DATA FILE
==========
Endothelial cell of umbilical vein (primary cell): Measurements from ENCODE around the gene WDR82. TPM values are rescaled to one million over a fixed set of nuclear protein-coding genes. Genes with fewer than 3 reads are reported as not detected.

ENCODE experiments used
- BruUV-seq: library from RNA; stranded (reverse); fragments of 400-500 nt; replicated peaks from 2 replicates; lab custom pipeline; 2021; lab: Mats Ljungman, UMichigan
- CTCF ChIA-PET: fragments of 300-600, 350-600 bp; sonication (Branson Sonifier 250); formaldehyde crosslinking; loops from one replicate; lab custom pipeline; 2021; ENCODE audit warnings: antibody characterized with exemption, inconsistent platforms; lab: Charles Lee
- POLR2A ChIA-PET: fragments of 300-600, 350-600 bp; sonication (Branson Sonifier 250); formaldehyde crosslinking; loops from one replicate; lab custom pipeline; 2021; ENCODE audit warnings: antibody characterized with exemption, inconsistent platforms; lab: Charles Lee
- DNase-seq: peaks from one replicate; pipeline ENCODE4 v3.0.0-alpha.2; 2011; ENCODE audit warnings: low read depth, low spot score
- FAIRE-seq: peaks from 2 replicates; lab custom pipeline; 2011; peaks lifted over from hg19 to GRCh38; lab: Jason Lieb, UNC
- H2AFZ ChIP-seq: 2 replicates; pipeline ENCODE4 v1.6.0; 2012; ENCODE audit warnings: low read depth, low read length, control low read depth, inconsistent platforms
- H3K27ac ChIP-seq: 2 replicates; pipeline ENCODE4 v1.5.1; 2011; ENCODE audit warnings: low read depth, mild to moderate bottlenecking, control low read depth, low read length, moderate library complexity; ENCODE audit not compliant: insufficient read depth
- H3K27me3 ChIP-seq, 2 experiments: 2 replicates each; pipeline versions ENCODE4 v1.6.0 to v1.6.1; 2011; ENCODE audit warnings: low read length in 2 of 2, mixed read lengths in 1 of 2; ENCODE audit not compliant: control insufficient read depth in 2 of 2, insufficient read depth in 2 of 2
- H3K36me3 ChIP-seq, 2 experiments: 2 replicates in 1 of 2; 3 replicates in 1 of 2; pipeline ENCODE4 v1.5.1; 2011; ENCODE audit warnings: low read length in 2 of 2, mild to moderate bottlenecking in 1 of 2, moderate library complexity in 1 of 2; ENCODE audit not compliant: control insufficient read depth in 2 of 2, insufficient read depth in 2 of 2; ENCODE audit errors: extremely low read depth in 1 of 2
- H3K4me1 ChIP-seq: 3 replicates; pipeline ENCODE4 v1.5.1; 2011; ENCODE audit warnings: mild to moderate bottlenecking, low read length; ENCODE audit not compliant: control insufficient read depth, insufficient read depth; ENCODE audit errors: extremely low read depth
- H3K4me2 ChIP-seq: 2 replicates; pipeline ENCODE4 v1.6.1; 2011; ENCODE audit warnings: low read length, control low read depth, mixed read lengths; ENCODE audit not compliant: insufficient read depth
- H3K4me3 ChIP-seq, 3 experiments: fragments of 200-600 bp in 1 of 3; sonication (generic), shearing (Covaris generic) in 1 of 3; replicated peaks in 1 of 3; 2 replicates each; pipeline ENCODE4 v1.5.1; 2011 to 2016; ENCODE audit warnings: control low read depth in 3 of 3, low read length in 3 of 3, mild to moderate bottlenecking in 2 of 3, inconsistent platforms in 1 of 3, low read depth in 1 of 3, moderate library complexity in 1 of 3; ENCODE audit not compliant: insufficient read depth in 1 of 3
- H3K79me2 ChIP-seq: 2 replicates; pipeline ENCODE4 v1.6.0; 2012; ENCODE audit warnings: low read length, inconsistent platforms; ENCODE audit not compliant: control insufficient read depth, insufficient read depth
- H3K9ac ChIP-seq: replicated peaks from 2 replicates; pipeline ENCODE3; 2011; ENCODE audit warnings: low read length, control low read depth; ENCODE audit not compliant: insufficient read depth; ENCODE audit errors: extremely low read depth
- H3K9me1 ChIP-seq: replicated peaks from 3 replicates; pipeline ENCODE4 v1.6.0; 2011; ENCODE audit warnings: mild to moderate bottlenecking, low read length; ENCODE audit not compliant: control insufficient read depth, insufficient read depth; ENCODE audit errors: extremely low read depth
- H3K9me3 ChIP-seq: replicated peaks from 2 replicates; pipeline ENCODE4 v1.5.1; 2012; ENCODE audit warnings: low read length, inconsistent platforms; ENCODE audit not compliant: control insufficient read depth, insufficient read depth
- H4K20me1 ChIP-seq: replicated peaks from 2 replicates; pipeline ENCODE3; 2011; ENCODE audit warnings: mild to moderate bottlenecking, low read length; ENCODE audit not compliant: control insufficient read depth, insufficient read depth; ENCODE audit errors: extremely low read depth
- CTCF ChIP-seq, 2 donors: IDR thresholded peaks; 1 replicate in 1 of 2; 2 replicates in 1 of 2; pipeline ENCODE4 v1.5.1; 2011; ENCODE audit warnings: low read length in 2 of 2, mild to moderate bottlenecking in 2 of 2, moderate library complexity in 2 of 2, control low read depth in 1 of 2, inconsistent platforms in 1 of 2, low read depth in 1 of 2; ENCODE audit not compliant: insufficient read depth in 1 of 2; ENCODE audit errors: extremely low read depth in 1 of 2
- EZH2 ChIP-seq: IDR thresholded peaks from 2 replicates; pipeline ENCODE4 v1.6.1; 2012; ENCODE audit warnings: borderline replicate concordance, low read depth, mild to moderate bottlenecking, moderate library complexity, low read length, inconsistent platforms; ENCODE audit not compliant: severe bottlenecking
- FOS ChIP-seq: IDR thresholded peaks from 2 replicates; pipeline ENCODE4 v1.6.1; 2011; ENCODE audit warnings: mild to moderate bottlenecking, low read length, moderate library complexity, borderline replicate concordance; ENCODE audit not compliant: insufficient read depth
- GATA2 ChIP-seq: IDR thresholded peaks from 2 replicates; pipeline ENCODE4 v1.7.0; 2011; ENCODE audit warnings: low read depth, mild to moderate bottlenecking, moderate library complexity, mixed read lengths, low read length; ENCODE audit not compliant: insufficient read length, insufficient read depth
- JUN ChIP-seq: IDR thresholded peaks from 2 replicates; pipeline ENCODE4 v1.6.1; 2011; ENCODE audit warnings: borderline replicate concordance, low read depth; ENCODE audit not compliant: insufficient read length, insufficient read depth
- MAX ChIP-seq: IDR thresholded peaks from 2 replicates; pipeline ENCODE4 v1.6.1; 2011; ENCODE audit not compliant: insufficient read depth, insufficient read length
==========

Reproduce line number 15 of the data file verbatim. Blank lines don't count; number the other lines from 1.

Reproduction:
- H3K79me2 ChIP-seq: 2 replicates; pipeline ENCODE4 v1.6.0; 2012; ENCODE audit warnings: low read length, inconsistent platforms; ENCODE audit not compliant: control insufficient read depth, insufficient read depth